Sunday, February 8, 2015

Small and Payment Bank

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Small Banks

The objectives of setting up of Small Banks are to further financial inclusion, by providing -

  • Provision of savings facilities to under-served and un-served sections of the population
  • Supply of Credit to small business units, small farmersmicro and small industries, and other unorganized sector entities, in their limited area of operations, through high technology - low cost operations
Activities of Small Banks -
  1. The area of operations of the small bank will normally be restricted to contiguous districts in a homogenous cluster of states/UTs so that the bank has the 'local feel' and culture. Branch expansion for first 3 years, need RBI's prior approval.
  2. Primarily undertake basic banking activities, like acceptance of deposits and lending to small farmers, small businesses, micro and small industries and unorganized sectors. 
  3. It can also undertake other simple financial activities with the prior approval of RBI.
  4. It cannot set up subsidiaries to undertake non-banking financial services (NBFC) activities.
Capital Requirements -
The minimum paid-up capital is Rs. 100 crore

Funds Deployment -
In view of the inherent risk (since it can lend) of a small bank, it shall be required to maintain a minimum Capital Adequacy Ratio (CAR) of 15 % of its Risk Weighted Assets (RWA) on a continuous basis. However, as small banks are not expected to deal with sophisticated products, the CAR will be computed under simplified Basel I standards.


Payments Bank
The objectives of setting up of Payments Banks are to further financial inclusion, by providing -

  • Small Savings accounts
  • Payments / remittance services to migrant labor workforce, low income households, small businesses, other unorganized sector entities and other users.
Activities of Payment Banks -
  1. They can accept Demand Deposits, but will initially be restricted to hold a maximum balance of Rs. 1,00,000 per individual customer
  2. Issuance of ATM / Debit Cards, but they cannot issue Credit Cards
  3. Payments and remittance services through various channels
  4. They can act as Business Correspondents (BC) of another bank (following RBI guidelines)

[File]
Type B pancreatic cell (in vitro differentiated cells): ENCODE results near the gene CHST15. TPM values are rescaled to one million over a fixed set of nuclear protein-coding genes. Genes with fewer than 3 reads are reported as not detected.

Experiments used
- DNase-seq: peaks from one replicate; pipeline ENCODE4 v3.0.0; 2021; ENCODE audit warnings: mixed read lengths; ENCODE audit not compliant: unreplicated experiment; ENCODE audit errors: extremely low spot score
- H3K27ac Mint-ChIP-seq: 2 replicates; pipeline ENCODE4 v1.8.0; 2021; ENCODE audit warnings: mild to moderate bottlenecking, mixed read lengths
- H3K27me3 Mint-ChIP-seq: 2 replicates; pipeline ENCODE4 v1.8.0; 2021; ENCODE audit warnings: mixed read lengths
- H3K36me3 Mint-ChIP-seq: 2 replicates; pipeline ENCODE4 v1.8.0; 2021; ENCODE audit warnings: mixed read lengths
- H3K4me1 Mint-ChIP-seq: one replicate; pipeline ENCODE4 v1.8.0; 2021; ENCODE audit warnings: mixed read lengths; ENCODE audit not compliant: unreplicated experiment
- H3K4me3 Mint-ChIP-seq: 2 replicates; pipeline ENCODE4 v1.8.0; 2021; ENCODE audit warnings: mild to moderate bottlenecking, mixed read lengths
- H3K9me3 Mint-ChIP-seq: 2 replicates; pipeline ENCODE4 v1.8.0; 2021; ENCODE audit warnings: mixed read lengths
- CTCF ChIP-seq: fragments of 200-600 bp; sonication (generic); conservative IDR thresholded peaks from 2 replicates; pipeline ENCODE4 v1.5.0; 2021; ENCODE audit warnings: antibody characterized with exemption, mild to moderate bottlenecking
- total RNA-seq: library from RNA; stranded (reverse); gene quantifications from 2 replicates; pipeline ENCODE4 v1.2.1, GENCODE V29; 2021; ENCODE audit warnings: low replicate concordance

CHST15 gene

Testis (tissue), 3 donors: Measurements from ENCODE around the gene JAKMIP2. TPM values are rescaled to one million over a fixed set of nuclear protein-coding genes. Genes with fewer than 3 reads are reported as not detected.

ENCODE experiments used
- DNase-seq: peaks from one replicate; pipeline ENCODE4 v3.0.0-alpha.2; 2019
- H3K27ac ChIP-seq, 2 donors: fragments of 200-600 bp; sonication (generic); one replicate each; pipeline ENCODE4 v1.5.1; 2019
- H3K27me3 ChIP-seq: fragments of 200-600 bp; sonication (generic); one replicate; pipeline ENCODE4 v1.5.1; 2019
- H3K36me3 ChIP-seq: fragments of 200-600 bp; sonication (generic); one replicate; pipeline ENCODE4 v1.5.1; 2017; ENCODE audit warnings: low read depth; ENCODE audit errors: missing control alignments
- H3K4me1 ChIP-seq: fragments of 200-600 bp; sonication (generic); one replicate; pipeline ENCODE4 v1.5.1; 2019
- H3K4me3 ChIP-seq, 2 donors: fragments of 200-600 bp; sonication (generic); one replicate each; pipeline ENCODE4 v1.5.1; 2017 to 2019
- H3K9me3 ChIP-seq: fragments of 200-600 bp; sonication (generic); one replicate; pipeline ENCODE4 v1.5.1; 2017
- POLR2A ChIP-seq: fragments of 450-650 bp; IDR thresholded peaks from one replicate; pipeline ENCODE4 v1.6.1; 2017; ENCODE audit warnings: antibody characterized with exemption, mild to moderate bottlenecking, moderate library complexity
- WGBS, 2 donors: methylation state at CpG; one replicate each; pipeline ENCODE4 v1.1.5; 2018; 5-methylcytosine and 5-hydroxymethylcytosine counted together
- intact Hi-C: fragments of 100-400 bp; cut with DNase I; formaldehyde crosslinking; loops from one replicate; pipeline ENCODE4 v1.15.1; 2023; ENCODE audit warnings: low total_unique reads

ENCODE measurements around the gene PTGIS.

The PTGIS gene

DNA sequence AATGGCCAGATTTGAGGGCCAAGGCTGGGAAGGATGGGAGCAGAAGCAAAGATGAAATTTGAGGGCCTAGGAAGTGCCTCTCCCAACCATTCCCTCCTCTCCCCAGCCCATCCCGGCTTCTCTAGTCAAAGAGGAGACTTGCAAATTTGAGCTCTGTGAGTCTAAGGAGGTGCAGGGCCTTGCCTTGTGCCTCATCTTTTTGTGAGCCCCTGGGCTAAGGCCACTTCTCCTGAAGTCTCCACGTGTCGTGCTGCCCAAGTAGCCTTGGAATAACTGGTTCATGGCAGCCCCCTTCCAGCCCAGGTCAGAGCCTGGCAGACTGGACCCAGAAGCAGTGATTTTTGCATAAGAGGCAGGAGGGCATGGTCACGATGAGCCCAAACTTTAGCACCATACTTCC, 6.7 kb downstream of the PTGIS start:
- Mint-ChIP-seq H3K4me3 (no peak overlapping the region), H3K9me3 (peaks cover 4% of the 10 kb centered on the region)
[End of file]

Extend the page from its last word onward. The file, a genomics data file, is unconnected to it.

5. Distribution of non-risk sharing simple financial products, like Mutual Funds (MF) units and insurance products, etc.
  6. They cannot undertake lending activities (means cannot disburse loans)
Capital Requirements -
The minimum paid-up capital is Rs. 100 crore.

Funds Deployment -
Apart from amounts maintained as Cash Reserve Ratio (CRR) with RBI, it will be required to invest minimum 75 % of its demand deposits in Statutory Liquidity Ratio (SLR) eligible government securities / T-bills with maturity up to 1 year, and hold maximum 25 % in current and time/fixed deposits with other Scheduled Commercial Banks (SCBs) for operational purposes and liquidity management.


Small Banks vs. Payment Banks
  1. Small Banks can accept demand and time deposits from public as commercial banks do (Savings, Current, Fixed, Recurring deposits, etc.)
    But, Payment Banks can take only demand deposits (Savings and Current deposits), and cannot issue Credit cards (however, can issue Debit cards)
  2. Small Banks can give loans only to small business units, small farmersmicro and small industries, and other unorganized sectors, but not to large industries.
    But, Payment Banks cannot give any type of loans to public, but can invest in government securities or T-bills.
  3. The target of Small Banks is to supply credit to small business units, small farmersmicro and small industries, and other unorganized sector entities, in their limited area of operations. And provisions for savings for poor people.
    The target of Payment Banks is payments / remittance services to migrant labor workforce, low income households, small businesses, other unorganized sector entities, and savings for poor people.

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